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I'm trying to do this to make unit testing a breeze for myself.

The contents of an example script in question are as follows:

require 'random_utils.rb'
a = SuccessChecker.new

Right now this just opens irb. I'd like to be able to run arbitrary code afterward, so that I might make scripts to make my life easier by requiring files, instantiating classes, populating test conditions, etc.

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up vote 2 down vote accepted

You are executing commands sequentially, so the shell executes irb, waits until irb get closed and executes the next command (in your case require 'random_utils.rb')…

What you want is to provide the script to irb via STDIN

irb <<EOF
require 'random_utils.rb'
a = SuccessChecker.new

But this will probably not do what you want as irb is for interactive use, you should consider using your normal ruby interpreter instead, e.g:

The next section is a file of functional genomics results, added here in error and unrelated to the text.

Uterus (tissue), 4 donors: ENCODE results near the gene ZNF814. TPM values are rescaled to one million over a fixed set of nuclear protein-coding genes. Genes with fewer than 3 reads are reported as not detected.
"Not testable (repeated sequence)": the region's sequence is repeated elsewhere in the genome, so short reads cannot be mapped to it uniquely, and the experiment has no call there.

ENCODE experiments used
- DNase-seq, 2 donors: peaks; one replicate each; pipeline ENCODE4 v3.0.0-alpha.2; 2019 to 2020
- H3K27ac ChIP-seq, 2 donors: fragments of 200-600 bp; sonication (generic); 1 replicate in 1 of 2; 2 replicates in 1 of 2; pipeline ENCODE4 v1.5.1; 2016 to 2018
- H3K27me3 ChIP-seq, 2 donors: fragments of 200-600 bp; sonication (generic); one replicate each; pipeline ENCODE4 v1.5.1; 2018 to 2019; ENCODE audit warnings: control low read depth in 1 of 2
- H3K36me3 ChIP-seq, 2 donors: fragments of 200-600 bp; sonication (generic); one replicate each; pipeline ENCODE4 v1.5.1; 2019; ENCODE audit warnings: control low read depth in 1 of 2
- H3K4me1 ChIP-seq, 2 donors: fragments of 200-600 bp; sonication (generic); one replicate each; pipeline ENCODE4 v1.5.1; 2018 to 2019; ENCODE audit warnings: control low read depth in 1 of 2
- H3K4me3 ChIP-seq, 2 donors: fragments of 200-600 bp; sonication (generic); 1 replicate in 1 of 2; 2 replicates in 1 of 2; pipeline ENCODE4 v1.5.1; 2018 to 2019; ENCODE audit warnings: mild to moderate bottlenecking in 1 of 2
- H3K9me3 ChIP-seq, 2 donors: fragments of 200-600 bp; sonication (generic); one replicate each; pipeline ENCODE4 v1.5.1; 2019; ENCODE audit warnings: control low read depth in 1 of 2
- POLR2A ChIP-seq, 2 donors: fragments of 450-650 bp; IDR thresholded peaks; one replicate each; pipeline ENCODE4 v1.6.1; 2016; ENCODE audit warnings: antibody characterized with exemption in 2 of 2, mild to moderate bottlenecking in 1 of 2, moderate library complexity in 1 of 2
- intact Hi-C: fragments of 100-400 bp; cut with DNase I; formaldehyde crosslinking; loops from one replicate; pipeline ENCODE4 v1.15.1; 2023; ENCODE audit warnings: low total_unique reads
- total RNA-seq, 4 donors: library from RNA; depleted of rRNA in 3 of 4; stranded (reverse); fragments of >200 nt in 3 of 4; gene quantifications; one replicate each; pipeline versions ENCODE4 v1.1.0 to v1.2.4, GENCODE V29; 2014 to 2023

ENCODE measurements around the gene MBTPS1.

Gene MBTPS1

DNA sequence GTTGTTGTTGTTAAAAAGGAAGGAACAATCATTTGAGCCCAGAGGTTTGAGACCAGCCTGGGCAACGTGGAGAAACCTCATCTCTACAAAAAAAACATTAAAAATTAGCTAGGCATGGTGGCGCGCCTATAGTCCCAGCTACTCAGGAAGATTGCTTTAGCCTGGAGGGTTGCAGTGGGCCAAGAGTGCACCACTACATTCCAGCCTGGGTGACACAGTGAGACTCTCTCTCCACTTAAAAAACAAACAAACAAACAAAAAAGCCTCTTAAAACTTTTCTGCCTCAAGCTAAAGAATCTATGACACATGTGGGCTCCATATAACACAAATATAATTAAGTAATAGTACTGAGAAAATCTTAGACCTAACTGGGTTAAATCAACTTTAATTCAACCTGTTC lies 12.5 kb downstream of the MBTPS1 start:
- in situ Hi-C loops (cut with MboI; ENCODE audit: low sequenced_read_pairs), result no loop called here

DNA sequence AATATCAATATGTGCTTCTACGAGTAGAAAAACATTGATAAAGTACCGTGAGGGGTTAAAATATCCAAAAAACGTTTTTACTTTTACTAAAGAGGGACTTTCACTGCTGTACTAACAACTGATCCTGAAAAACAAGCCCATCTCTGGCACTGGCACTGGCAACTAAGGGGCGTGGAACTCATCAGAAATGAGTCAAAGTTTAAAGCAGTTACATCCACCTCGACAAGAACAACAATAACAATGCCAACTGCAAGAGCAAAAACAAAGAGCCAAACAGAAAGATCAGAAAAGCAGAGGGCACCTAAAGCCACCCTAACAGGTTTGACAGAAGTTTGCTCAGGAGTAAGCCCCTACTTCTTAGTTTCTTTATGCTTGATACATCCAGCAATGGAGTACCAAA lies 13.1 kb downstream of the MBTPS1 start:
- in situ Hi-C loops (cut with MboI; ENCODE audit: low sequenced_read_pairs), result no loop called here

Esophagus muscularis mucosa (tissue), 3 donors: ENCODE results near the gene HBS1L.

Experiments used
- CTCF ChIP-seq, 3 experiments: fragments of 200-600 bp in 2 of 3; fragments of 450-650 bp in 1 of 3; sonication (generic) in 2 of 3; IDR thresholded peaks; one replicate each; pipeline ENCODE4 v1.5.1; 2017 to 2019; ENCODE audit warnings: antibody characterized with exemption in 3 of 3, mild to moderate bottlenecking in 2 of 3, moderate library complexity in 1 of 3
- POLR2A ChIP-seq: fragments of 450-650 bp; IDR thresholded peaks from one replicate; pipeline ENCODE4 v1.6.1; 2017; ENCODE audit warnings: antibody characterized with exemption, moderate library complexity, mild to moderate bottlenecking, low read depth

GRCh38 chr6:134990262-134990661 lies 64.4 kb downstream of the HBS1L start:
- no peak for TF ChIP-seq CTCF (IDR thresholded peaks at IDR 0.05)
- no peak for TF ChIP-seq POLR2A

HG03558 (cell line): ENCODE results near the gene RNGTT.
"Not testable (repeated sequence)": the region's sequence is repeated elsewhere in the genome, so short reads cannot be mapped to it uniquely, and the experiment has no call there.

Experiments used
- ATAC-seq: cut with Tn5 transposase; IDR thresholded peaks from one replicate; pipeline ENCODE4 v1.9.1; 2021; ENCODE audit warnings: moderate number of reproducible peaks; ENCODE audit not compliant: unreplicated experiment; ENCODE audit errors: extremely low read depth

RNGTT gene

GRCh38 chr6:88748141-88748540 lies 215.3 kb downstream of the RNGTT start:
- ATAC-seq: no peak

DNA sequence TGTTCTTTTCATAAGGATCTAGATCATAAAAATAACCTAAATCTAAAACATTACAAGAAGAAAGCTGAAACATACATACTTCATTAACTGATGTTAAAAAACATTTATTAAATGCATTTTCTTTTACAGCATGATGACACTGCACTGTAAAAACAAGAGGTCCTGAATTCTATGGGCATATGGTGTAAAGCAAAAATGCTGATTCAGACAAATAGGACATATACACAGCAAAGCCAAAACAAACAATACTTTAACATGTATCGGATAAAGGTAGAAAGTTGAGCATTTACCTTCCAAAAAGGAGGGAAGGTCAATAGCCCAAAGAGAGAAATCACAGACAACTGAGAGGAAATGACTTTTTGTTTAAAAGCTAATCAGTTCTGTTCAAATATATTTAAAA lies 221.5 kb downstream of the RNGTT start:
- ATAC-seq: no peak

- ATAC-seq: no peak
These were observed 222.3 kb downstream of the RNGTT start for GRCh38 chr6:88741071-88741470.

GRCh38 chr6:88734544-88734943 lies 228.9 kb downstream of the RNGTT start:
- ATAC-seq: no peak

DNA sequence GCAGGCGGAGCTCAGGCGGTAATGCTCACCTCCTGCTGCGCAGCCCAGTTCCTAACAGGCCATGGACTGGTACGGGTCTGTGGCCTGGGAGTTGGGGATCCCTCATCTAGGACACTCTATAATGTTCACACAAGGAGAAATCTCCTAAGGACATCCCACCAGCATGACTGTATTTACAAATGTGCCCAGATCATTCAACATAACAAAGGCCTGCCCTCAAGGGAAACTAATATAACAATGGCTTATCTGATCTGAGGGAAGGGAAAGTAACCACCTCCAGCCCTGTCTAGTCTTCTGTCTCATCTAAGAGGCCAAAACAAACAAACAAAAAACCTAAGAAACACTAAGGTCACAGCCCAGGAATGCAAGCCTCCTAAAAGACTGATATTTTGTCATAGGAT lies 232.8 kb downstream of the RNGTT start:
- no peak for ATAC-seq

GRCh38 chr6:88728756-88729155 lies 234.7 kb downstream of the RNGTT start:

ruby <<EOF
require 'random_utils.rb'
a = SuccessChecker.new
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I have been using irb to load these files manually and poke at the code to test it interactively, so I think that's what I want to do, though I might change my mind :) Thank you for this. I thought it would be some simple character or something. – ac7v Aug 8 '12 at 23:21
@ac7v see i.imgur.com/t6gNQ.png for details, e.g. irb will show return values and echos the commands, that is probably not what you want - there is no real benefit from using irb to run non interactive things. – Ulrich Dangel Aug 8 '12 at 23:25
I suppose I'll just write the testing code in a separate .rb file (for cleanliness). I guess that's the better way of doing it anyway. I consider this an answer. Thank you again. – ac7v Aug 8 '12 at 23:32

Looks like you're ready to take the next step and use a unit testing library.

Here's an introduction to minitest, built into Ruby 1.9.

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Bookmarked. Don't have enough rep to +1 you yet so I'm saying thank you instead! – ac7v Aug 13 '12 at 3:03
Cool, hope you enjoy it :) – Cawflands Aug 13 '12 at 7:03

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